It's an old fort, people died there, so it must be haunted. That's the take of at least a few people about the ironically named Fort Caspar in Wyoming.
Manager Rick Young was asked if he thought the fort was haunted. From the Casper Star-Tribune:
"I don't know," he said, "but we've certainly had weird stuff happening. ... There's certainly a lot of history, and a lot of violent history on this land."
So my question is... why are the two things associated? Is there any reason to believe that people living and dying in a place is a reason to have hauntings? And if that were the case, wouldn't every operating room in the country be filled with ghosts?
The Paranormal Research Society of Casper did a study, and recorded "an unknown voice." They also reported that they had trouble keeping batteries fresh in the store at the fort.
I did a "ghost hunt" with Alison Smith at Emily's Bridge in Vermont and encountered the drained-battery syndrome. A camera that I remember charging before we left for the site indicated dead batteries when I tried to use it there.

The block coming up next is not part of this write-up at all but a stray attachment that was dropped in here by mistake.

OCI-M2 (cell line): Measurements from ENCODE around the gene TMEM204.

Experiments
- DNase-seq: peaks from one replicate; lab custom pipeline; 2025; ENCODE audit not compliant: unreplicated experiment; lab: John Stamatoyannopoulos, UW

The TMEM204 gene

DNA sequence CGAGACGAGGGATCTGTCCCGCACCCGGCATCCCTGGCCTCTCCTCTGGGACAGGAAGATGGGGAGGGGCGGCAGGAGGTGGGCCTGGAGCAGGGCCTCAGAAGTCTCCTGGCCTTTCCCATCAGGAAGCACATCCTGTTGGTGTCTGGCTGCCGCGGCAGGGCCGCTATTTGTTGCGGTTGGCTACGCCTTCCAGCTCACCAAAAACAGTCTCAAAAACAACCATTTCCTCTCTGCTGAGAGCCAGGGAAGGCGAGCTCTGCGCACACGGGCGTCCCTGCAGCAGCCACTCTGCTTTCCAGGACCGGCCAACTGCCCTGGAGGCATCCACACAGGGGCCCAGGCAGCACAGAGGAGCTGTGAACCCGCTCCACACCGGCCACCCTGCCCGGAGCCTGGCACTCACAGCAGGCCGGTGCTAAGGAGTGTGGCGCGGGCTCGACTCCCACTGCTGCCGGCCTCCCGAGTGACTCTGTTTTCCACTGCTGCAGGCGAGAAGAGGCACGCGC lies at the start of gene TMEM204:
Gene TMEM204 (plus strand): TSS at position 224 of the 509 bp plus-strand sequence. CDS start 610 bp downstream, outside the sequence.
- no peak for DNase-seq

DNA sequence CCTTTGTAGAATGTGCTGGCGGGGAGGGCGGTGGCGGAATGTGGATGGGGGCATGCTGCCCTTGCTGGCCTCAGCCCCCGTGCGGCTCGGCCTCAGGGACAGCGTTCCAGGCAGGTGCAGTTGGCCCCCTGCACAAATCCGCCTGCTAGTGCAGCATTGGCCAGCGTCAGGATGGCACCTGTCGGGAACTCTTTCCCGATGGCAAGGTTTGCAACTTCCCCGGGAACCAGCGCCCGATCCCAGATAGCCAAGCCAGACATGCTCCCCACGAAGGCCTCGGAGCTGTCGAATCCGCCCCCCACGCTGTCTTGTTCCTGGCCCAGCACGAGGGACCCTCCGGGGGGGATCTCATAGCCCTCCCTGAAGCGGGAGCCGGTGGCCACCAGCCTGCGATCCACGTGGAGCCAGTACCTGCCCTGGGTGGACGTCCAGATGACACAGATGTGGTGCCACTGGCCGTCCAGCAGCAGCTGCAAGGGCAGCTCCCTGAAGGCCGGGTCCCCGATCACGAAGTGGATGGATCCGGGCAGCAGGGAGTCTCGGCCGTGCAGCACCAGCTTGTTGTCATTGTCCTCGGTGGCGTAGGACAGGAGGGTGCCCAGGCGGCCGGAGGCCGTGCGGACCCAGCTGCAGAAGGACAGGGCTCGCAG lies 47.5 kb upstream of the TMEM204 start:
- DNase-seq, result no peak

According to the Paranormal Research Society of Casper:
"We went through three sets of brand-new batteries [for the video camera]," said Lisa Lauderdale with the Paranormal Research Society. "The theory behind it is that ghosts need the energy to manifest."
The theory behind what? Dead batteries? Well here's my theory: I screwed up. Either I didn't actually charge them, or I left the camera turned on and the battery drained in the two hours it took to actually get to the site. Despite that, I could still claim that "recently charged batteries went dead instantly at the allegedly-haunted Emily's Bridge." Why don't I say that? Because it's not the simplest explanation. To say that ghosts drained the batteries is on par with saying that aliens drained them from orbit. Actually, the alien explanation has a bit more evidence to support.
If ghosts drain batteries, and simple experiment could be set up. Buy two sets of AA batteries. Same brand, same manufacture date. Keep one set in a "haunted" location, and keep the other set safe at home. The next day, compare their voltages or better yet... time how long they power a device, like a flash light.
If, as I suspect, the results were that the batteries had the same amount of power, my guess is that the ghost hunters would have a simple explanation for that. Clearly, ghosts have followed them home.
What prompted this news article in the Casper Star-Tribune? There was a talk on ghosts at the fort, and some reporter decided to cover it. The fort is happy because it brings more people in. The paper is happy because people like reading about ghosts. Those of us who'd like to know the truth need not apply.